Parks and Rec

Haunted Happenings at the Whaley House

Are you looking for something fun and spooky to do leading up to Halloween? Why not check out the Whaley House in Old Town, called “the number one most haunted house in America“ by the Travel Channel. During the month of October, there are several spine-tingling tours and special events offered to the public.

The Whaley House, owned by the County of San Diego, is located at 2476 San Diego Ave. in the heart of historic Old Town. First a gallows, then a granary, the building was converted to a home in 1857. It was designated as a historic house museum in 1960 and has been open to the public ever since. The popular museum attracts an estimated 100,000 visitors annually. 

The last Whaley family member lived in the home until 1953. Some say the family and other spirits live on in the historic home and make themselves known on a daily basis to staff and visitors.

San Diego Ghost Hunter Maritza Skandunas leads one of the more popular after-hours tours at the Whaley House.

“The later it is, the creepier it is in the Whaley House. It’s very active all the time, but at night it’s your own fear that makes it more interesting,” Skandunas said. “Every tour, something happens.”

Skandunas said people sometimes hear heavy footsteps, smell sweet tobacco smoke, see apparitions walk through walls, or even feel ghosts tugging on their clothes. Yet, she assures everyone that the Whaley House has a good energy, nothing sinister.

Victor Santana, director of Interpretive Services at the Whaley House, said besides the haunting, he finds the site’s and the house’s history very interesting. Yet, haunting has seemed to go hand in hand with the site since the home was built over the site where public hangings had once occurred. The Whaleys themselves experienced hauntings in their home, he said. Mr. Whaley would claim to hear heavy footsteps and Mrs. Whaley spoke of spirits in the house, Santana said.

Santana’s most disturbing personal experience at the home happened years ago while he was leading a tour upstairs in the nursery. Some period-era dolls, not original to the house, were on display and as he gave the tour, one of the dolls began opening and closing her eyes. Even creepier, he said, when he went back later to examine the doll, she had painted-on eyes.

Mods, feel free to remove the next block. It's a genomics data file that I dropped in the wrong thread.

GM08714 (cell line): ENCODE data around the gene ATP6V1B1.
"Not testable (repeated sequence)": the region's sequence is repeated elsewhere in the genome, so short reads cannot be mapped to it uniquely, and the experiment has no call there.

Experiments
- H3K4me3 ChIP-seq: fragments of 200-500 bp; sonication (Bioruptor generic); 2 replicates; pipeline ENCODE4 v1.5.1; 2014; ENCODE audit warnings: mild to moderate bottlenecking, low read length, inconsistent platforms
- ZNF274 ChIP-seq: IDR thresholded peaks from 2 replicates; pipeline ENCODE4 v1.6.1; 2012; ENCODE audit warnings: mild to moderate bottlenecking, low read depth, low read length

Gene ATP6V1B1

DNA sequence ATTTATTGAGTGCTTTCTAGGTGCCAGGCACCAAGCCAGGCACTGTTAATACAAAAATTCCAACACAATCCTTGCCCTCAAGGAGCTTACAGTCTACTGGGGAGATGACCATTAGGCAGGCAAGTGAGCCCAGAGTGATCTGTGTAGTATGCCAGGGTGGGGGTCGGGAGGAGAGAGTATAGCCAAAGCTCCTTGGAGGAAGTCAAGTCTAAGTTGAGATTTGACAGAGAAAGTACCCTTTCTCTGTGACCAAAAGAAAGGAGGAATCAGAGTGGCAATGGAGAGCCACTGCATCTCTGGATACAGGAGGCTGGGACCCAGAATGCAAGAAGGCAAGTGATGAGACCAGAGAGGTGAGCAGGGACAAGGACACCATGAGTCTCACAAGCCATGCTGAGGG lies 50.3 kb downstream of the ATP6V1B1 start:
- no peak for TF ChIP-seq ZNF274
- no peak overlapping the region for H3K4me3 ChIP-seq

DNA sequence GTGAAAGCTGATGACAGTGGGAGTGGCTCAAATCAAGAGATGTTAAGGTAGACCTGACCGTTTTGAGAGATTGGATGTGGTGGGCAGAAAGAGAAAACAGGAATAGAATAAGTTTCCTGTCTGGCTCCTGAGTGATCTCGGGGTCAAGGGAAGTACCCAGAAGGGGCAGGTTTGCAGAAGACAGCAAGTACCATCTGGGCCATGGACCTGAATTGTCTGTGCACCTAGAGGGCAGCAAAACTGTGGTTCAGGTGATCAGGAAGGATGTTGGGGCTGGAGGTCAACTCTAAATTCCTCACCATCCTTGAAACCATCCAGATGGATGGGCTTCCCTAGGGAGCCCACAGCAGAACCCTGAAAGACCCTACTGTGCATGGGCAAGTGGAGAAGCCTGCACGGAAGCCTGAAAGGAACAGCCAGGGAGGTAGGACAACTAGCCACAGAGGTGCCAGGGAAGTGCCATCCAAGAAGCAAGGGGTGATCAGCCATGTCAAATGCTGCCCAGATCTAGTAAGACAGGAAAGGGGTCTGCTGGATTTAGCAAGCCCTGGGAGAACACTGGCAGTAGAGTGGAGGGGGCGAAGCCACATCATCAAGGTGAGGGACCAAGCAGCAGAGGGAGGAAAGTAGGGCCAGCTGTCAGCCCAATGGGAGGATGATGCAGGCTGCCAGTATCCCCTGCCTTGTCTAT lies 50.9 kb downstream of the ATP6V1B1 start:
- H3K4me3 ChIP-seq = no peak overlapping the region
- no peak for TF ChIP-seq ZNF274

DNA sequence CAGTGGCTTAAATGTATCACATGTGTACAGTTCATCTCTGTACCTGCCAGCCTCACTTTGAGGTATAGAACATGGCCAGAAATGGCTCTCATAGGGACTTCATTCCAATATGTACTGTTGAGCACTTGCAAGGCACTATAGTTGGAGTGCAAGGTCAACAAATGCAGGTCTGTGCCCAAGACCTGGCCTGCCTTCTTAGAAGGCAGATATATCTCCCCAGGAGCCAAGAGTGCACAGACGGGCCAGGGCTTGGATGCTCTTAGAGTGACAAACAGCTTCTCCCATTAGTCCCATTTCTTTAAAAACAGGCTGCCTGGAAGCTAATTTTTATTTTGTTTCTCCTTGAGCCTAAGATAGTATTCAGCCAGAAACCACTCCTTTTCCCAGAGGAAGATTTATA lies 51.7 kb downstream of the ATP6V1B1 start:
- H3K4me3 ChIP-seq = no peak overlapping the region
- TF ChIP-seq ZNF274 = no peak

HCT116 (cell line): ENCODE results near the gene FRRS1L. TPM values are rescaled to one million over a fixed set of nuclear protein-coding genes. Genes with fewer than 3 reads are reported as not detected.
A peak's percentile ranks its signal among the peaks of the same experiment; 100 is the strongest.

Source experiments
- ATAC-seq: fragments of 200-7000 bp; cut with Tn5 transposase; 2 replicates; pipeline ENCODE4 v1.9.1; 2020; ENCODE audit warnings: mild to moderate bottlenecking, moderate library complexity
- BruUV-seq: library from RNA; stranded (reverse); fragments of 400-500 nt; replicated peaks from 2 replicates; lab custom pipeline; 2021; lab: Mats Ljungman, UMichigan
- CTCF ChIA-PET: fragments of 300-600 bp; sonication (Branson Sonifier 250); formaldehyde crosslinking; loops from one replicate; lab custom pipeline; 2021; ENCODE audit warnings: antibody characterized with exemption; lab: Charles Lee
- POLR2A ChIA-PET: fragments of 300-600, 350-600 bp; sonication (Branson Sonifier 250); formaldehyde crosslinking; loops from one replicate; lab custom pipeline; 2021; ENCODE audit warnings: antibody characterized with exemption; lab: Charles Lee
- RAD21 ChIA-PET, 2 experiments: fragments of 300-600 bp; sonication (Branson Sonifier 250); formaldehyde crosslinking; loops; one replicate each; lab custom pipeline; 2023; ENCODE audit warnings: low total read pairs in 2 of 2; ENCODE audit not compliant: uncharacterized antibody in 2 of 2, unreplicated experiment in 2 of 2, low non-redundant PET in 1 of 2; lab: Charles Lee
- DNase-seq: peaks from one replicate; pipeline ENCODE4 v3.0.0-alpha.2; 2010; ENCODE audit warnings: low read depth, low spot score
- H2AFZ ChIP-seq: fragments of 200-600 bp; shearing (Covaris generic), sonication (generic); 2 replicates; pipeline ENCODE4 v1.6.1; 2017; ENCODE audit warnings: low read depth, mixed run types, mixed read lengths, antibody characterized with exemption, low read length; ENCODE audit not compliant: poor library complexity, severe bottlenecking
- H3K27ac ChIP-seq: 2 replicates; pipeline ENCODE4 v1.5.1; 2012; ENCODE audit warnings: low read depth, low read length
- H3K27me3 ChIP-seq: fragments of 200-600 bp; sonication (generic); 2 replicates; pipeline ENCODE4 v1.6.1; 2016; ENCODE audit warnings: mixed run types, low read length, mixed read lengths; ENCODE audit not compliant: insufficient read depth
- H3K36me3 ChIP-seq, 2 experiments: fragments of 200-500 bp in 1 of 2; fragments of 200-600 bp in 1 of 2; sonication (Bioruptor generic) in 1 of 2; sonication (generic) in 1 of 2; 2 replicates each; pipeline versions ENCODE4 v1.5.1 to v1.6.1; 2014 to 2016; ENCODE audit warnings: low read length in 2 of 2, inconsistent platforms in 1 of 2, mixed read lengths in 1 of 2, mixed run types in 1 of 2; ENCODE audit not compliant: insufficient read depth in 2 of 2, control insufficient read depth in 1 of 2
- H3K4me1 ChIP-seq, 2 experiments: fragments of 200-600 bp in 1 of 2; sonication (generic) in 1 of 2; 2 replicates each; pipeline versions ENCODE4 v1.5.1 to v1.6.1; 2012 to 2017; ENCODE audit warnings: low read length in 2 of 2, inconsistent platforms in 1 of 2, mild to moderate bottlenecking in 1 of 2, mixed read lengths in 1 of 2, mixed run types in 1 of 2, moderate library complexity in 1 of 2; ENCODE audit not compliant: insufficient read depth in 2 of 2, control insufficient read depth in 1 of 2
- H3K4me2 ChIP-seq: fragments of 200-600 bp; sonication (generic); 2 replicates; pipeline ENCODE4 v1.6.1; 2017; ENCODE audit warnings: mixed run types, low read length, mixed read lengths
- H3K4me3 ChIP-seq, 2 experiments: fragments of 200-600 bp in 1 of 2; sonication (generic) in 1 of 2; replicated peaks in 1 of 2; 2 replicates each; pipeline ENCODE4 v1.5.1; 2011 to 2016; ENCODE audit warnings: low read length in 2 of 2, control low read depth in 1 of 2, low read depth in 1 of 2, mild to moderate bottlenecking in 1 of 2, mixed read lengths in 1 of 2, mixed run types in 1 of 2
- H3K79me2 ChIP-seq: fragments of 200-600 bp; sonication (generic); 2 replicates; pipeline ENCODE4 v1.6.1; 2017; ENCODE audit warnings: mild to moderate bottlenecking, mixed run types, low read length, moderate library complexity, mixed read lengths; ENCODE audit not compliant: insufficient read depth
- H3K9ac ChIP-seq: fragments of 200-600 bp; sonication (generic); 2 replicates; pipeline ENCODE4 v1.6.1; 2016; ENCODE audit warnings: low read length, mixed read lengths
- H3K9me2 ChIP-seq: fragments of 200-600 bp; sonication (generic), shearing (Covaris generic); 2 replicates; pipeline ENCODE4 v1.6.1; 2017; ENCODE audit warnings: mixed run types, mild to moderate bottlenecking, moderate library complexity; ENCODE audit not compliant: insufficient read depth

• The more faint of heart might prefer the day self-guided tour of the house. The tours run from 10 a.m. to 5 p.m. The home is open every day except Thanksgiving and Christmas. Admission is $6 for adults and $4 for children 3-12 years old.
  • For someone who prefers a little more information, consider the after-hours tour from 5-9:30 p.m. Tour guides lead a group of 20-25 people through the home room by room. The tours usually last 30-40 minutes and are offered every half hour. Cost is $10 for adults and $5 for children.
  • The Past & Presence walking tour takes people to the nearby Adobe Chapel and El Campo Santo Cemetery as well as the home. The remaining special tours will be held on Oct. 24-25. The tour is $25 per person for those ages 12 and up.
  • Want to conduct your own paranormal investigation? The Ghost Hunting Tour led by the San Diego Ghost Hunters will be of interest to you. The 90-minute tour, which begins at 10:30 p.m. and goes to midnight, includes information from real ghost hunters about their investigations at the home. Afterward, guests can even borrow some of the tools of the trade to try to document ghostly phenomenon on their own. The tour is limited to 20 people and costs $50 per person. Indeed this tour is so popular that October is sold out, but the tour is usually offered once a month, so reserve now for Nov. 11 and 18.
  • For some other-worldly wailing, try Scaryeoke at the Whaley House with entertainer Laura Jane Willcock. The free event is held from 6 to 10 p.m. in the Whaley House Gardens. Costumes are optional and if you sing a Halloween song, you have a chance to win a prize.

House tours are extended from 6 p.m. to midnight on Halloween weekend. For more information, visit and click on “What’s New.”


Yvette Urrea Moe is a communications specialist with the County of San Diego Communications Office. Contact